Chiefs thriving when it comes to pressure quarterbacks

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              Arizona Cardinals quarterback Josh Rosen (3) escapes a tackle attempt by Kansas City Chiefs linebacker Justin Houston (50) during the first half of an NFL football game in Kansas City, Mo., Sunday, Nov. 11, 2018. (AP Photo/Ed Zurga)
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KANSAS CITY, Mo. (AP) — The Kansas City Chiefs had the CardinalsJosh Rosen seeing red last week.

As in a whole lot of red jerseys right in his face.

The Chiefs sacked Arizona’s rookie quarterback five times in their 26-14 victory. They hit him 13 times, forced a fumble and generally made life miserable on a cold afternoon at Arrowhead Stadium.

No wonder Rosen was asked quite sympathetically how he felt after the game.

Probably like he went through a trash compactor.

But that performance by the Chiefs’ much-maligned defense was closer to the norm than anything special this season. They already have 31 sacks to match their total from all last season, even though their highest-paid player and top pass rusher, Justin Houston, has missed four games to injury.

That puts the Chiefs in a tie with Pittsburgh, Minnesota and Green Bay for the NFL lead.

“Defenses right now are stretched in the National Football League. You’ve seen it every week,” Chiefs coach Andy Reid said. “To be able to get the pressure that we did on the quarterback (against the Cardinals) was a huge part of it. Stepping up with big plays when needed.”

The Chiefs struggled last season to pressure the quarterback, and there was little reason to think that would change this season. They brought back most of the same cast, though Tamba Hali stepped into retirement after an unproductive year and rookie Breeland Speaks took his spot, and defensive coordinator Bob Sutton was retained after coming under intense scrutiny.

But the Chiefs did make a couple of other important changes to the coaching staff, replacing their longtime linebackers coach Gary Gibbs with Mark DeLeone and Mike Smith. DeLeon handles the inside guys and Smith handles the outside linebackers, and by splitting up the duties both of them are able to give more one-on-one time to their players’ skill-specific needs.

The progress is easiest to see in Dee Ford, the Chiefs’ former first-round pick who had battled injuries and inconsistency his first four seasons. The Chiefs picked up his fifth-year option — that was no guarantee — and he has flourished when it comes to getting after the quarterback.

He has nine sacks to trail only the Rams’ Aaron Donald — who will be on the field against Kansas City on Monday night — and the Vikings’ Danielle Hunter. His total is also tied with J.J. Watt, Myles Garrett and Von Miller, leaving the always-upbeat Ford in some pretty select company.

“I don’t think anyone in this league can block him coming off that edge one-on-one,” said Chiefs running back Kareem Hunt, who has tried several times with little success in practice.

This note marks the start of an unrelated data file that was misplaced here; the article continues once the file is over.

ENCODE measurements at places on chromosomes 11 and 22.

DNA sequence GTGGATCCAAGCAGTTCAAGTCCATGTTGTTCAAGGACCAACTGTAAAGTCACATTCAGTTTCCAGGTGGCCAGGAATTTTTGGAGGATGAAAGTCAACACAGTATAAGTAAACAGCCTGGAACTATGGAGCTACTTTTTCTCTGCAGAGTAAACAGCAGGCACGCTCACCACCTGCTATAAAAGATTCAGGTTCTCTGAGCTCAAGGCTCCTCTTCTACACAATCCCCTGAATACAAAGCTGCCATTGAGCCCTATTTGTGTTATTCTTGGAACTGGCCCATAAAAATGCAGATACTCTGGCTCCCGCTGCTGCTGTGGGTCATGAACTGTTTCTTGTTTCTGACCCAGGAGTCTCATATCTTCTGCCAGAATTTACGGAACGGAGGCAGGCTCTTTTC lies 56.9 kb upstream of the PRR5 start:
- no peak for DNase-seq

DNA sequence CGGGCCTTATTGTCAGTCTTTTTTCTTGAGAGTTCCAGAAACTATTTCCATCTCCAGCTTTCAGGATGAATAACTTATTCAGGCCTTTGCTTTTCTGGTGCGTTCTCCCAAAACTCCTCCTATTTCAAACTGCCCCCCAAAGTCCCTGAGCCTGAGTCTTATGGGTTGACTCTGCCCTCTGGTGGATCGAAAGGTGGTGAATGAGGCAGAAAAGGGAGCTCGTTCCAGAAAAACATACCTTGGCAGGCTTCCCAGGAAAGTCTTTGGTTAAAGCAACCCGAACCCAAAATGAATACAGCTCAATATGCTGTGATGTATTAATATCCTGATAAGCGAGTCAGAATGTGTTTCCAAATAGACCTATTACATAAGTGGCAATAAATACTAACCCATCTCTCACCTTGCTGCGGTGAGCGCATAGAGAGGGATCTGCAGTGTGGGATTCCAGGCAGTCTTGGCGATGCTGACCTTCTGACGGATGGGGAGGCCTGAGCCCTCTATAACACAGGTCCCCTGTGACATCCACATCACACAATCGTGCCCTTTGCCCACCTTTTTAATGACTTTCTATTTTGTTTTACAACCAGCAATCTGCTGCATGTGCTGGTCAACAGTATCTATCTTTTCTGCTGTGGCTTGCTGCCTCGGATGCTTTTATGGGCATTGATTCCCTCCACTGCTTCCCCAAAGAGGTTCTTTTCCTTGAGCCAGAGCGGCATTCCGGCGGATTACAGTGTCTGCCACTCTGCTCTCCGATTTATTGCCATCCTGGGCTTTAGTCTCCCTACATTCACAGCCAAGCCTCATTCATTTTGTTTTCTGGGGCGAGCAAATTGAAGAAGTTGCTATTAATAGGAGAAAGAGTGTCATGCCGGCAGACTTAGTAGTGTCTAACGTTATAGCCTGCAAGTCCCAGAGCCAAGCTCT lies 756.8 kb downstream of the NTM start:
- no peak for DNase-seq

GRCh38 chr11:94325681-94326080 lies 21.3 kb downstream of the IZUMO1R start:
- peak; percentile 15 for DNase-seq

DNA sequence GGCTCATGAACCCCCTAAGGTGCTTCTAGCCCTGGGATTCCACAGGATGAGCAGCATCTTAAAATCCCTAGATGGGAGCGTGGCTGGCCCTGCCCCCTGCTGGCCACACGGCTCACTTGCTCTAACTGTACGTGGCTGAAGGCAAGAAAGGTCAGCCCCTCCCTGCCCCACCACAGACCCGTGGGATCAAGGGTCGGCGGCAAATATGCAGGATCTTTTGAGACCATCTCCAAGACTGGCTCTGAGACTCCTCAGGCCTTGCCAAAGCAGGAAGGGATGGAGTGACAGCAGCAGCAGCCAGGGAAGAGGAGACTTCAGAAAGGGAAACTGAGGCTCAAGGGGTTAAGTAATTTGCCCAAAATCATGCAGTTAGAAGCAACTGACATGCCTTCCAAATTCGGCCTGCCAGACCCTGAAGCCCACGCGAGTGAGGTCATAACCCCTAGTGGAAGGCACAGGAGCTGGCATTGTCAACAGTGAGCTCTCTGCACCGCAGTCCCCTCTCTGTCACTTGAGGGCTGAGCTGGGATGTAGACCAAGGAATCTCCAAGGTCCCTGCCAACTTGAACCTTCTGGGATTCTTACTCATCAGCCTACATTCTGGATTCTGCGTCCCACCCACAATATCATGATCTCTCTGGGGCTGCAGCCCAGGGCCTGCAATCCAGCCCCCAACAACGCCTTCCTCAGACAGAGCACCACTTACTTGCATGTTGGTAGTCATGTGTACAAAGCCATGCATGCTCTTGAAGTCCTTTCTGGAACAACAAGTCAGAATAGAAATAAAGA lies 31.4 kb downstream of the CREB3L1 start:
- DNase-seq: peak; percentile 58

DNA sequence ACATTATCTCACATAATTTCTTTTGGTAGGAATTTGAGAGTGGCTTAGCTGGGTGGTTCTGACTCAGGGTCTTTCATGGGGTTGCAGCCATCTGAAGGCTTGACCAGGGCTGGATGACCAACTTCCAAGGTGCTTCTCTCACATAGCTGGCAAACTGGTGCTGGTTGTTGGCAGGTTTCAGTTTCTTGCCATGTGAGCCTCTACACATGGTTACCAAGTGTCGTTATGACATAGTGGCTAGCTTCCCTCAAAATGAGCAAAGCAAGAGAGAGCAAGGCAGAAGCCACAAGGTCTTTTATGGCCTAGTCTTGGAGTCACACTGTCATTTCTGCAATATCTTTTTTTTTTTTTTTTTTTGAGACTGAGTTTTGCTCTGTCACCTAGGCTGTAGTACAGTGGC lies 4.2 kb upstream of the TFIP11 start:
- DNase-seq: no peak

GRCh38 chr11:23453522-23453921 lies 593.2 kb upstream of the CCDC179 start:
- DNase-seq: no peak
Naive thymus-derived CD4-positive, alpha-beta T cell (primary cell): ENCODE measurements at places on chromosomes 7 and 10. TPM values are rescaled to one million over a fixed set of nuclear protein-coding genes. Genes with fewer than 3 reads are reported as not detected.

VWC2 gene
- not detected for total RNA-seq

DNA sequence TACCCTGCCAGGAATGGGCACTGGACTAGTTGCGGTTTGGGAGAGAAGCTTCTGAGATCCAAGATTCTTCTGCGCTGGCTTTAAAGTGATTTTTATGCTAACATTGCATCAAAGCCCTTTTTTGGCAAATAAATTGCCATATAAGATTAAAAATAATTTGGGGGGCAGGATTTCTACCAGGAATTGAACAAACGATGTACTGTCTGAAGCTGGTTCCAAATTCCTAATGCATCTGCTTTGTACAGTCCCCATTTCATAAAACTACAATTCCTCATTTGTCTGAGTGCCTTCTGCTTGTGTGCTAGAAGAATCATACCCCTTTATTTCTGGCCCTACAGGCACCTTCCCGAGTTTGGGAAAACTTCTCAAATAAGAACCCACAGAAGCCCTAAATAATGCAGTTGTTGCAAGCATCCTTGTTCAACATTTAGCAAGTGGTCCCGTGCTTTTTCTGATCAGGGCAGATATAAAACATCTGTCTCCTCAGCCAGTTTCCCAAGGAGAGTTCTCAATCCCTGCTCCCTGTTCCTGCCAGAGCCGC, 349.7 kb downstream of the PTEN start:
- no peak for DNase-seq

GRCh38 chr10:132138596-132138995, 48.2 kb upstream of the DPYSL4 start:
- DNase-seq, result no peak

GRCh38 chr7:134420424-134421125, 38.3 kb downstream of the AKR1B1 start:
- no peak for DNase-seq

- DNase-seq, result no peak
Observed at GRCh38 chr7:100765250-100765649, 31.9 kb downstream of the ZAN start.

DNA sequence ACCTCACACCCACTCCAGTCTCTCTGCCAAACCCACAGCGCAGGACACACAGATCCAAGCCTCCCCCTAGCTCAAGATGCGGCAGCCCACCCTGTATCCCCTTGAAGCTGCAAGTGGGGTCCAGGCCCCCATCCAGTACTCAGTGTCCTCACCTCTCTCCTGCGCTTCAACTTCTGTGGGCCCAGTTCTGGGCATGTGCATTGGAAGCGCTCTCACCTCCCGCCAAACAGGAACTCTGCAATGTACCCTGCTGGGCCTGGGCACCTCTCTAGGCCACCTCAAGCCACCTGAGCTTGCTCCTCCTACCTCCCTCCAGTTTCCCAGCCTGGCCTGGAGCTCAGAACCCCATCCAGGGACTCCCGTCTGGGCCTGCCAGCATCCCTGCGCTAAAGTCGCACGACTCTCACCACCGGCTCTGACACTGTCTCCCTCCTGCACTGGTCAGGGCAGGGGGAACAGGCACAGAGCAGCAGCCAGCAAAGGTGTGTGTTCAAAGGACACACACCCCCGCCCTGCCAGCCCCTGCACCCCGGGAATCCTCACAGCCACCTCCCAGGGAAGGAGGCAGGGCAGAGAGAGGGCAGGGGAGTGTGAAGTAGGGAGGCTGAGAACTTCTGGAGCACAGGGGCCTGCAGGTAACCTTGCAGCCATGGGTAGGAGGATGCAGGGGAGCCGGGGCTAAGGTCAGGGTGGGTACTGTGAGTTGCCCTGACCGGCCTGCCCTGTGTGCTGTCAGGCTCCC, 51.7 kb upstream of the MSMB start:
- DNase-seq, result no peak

Ford isn’t just getting sacks, though. He has also hit the quarterback an astounding 20 times and has four strip-sacks to give the Chiefs the ball in some crucial situations.

“Every week, that’s really what we preach. When you pressure the quarterback, mistakes happen, turnovers happen,” Ford said. “This is just our way of playing defense.”

The Chiefs’ Chris Jones has seven sacks, including one in six straight games, and fellow defensive tackle Allen Bailey has a career-best five. Houston only has three sacks because of injuries, but he was back to near-100 percent against the Cardinals, picking off Rosen at the line of scrimmage.

“Just hitting the quarterback, affecting him in any type of way,” Jones said. “Helping the back-end guys out — we affect the quarterback with tips, overthrows. They could be incomplete passes or interceptions. We kind of complement each other.”

Indeed, the Chiefs’ aggressive pass rush has been doubly important after their secondary had to go through some growing pains. Kansas City traded away top cornerback Marcus Peters, star safety Eric Berry has been out all season with a heel injury, and fellow safety Daniel Sorensen only recently returned to the field after breaking his leg in training camp.

In other words, it has been a mishmash of next-man-up lineups in the defensive backfield, putting even more pressure on the guys up front to help them out.

“We say every week that we’ve got to be willing to win the game however it presents itself, whether it’s on offense, defense or special teams,” Ford said. “Defense actually met this week and that’s one thing we spoke on: Let’s take it to another level. We can’t really rely, especially late in the season, off of a lot of points from our offense.

“They’re tremendous,” Ford added by way of clarification, “but we can be tremendous also, and the same goes for special teams. Once we play like that as a unit, this team can be really great.”

NOTES: SS Eric Berry (heel) and C Mitch Morse (concussion) did not practice Thursday. … Reid said the change in venue for Monday night’s game from Mexico City didn’t change his preparations. “Other than going to a hotel in Los Angeles,” he said. “That’s about it.”